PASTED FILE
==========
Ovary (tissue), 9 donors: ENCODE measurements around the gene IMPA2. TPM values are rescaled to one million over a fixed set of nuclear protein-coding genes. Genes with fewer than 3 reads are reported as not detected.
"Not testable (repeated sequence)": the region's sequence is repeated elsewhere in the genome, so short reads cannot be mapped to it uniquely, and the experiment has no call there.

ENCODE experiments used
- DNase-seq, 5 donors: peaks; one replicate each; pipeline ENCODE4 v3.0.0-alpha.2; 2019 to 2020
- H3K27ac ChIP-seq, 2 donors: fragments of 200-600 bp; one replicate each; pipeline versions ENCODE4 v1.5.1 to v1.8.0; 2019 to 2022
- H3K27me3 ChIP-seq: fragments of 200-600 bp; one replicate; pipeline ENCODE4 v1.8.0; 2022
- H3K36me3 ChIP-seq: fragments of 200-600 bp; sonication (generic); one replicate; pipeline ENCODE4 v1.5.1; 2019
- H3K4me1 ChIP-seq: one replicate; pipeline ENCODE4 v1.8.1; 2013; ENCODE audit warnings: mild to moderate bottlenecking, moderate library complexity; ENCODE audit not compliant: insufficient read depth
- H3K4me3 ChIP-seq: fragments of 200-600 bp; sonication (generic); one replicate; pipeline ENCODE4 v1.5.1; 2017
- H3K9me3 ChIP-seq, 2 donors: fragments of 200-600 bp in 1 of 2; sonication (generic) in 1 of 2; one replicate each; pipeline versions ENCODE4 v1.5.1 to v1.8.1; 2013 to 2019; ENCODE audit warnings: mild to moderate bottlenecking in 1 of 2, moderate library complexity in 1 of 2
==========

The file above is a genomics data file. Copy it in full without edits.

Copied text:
Ovary (tissue), 9 donors: ENCODE measurements around the gene IMPA2. TPM values are rescaled to one million over a fixed set of nuclear protein-coding genes. Genes with fewer than 3 reads are reported as not detected.
"Not testable (repeated sequence)": the region's sequence is repeated elsewhere in the genome, so short reads cannot be mapped to it uniquely, and the experiment has no call there.

ENCODE experiments used
- DNase-seq, 5 donors: peaks; one replicate each; pipeline ENCODE4 v3.0.0-alpha.2; 2019 to 2020
- H3K27ac ChIP-seq, 2 donors: fragments of 200-600 bp; one replicate each; pipeline versions ENCODE4 v1.5.1 to v1.8.0; 2019 to 2022
- H3K27me3 ChIP-seq: fragments of 200-600 bp; one replicate; pipeline ENCODE4 v1.8.0; 2022
- H3K36me3 ChIP-seq: fragments of 200-600 bp; sonication (generic); one replicate; pipeline ENCODE4 v1.5.1; 2019
- H3K4me1 ChIP-seq: one replicate; pipeline ENCODE4 v1.8.1; 2013; ENCODE audit warnings: mild to moderate bottlenecking, moderate library complexity; ENCODE audit not compliant: insufficient read depth
- H3K4me3 ChIP-seq: fragments of 200-600 bp; sonication (generic); one replicate; pipeline ENCODE4 v1.5.1; 2017
- H3K9me3 ChIP-seq, 2 donors: fragments of 200-600 bp in 1 of 2; sonication (generic) in 1 of 2; one replicate each; pipeline versions ENCODE4 v1.5.1 to v1.8.1; 2013 to 2019; ENCODE audit warnings: mild to moderate bottlenecking in 1 of 2, moderate library complexity in 1 of 2